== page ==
By BOB JENSEN
For many anglers, the first fishing trip of the open water season is for crappies. In some areas, fishing season for walleyes and bass and such is not yet open, but regulations permit us to chase crappies.
In other areas, crappies are just really accessible early in the fishing season. They can be caught from boats, but they can also be caught from docks or the shoreline. Crappies can be easy to catch this time of year, they’re abundant in many areas across North America, and they’re great on a plate. For many reasons, you should be chasing crappies right now.
First, just like any other time of the year, you’ve gotta’ find the fish. Crappies will be around stuff: That stuff might be reeds or a downed tree or a dock.
Next, early in the year, you want to find the warmest water. Find warm water with cover that’s near deep water and you’ll probably have crappies within casting range. Crappies like to have access to deep water. If the weather turns cold, they like to be able to move quickly to the deeper water. They’ll also move there after they spawn.
So, now that we know where they are, we need to put a bait where they are. Several presentations will work, but probably the most popular and effective, when done properly, is to suspend a jig or a basic splitshot/hook under a slip-bobber. Slip-bobbers allow an angler to cast easily and present a bait right in the crappie’s face. Northland’s Lite-Bite slip-bobbers have a brass grommet that enables the bobber to slide easily on your line.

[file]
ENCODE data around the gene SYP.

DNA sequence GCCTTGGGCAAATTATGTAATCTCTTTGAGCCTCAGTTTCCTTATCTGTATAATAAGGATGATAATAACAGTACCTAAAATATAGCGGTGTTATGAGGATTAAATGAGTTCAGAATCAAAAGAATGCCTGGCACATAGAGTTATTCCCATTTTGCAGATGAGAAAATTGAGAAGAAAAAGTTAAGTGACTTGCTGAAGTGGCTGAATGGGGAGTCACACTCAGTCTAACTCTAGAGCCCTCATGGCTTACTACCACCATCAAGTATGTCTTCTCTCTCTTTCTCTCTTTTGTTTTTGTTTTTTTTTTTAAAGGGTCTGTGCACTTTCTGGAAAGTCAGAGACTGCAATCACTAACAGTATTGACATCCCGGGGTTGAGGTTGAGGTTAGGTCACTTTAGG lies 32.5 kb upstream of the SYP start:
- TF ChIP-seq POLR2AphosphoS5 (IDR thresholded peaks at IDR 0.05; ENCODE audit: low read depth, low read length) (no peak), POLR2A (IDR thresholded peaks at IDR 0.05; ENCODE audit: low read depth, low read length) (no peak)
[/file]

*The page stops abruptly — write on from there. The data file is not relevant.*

Start with a sixteenth ounce Fire-fly or Gypsi jig: Go smaller if the crappies don’t eat it. Color is one of the things you’ll need to experiment with, as sometimes the crappies can be very selective. Some very successful crappie catchers like a black jig because many of the bugs being hatched early in the year are black. These anglers like to “match the hatch”.
However, I’ve seen many instances when a pink or chartreuse or orange jig is very productive early in the year, and there aren’t very many pink or chartreuse or orange bugs in the water. Keep trying different colors until the fish show you what they want.
Small minnows will work well on the jig, but so will a soft-bait tail that has a quivering action like a Gulp! Fish Fry.
Four pound test Trilene XL, XT, or Sensation are great crappie lines.
A key consideration is where you set the bobber stop. It is very important to suspend your bait just a tad above the fish. If you think the fish are four feet below the surface, set your bobber so it is about three and a half feet below the surface. You don’t want the bait below the fish. Fish of any species are more likely to go up for a bait than down.
If the bite is really slow, tie on a hook with a couple of split shot. Even the most finicky crappie will usually hit this set-up.
Crappie action can be very good right now. Keep a couple for supper and put the rest back. By doing so, we’ll be able to enjoy this early season action for a long time.
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